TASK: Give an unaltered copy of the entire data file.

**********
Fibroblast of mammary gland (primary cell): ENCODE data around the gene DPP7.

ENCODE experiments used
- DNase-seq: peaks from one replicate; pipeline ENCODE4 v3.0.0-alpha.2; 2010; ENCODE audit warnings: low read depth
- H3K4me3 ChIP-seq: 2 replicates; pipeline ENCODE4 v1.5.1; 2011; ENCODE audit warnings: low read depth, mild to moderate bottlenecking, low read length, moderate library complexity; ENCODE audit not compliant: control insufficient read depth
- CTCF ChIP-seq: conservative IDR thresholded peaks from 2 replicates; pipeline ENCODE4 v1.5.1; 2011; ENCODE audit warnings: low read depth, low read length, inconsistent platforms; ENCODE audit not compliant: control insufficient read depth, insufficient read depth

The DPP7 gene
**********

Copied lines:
Fibroblast of mammary gland (primary cell): ENCODE data around the gene DPP7.

ENCODE experiments used
- DNase-seq: peaks from one replicate; pipeline ENCODE4 v3.0.0-alpha.2; 2010; ENCODE audit warnings: low read depth
- H3K4me3 ChIP-seq: 2 replicates; pipeline ENCODE4 v1.5.1; 2011; ENCODE audit warnings: low read depth, mild to moderate bottlenecking, low read length, moderate library complexity; ENCODE audit not compliant: control insufficient read depth
- CTCF ChIP-seq: conservative IDR thresholded peaks from 2 replicates; pipeline ENCODE4 v1.5.1; 2011; ENCODE audit warnings: low read depth, low read length, inconsistent platforms; ENCODE audit not compliant: control insufficient read depth, insufficient read depth

The DPP7 gene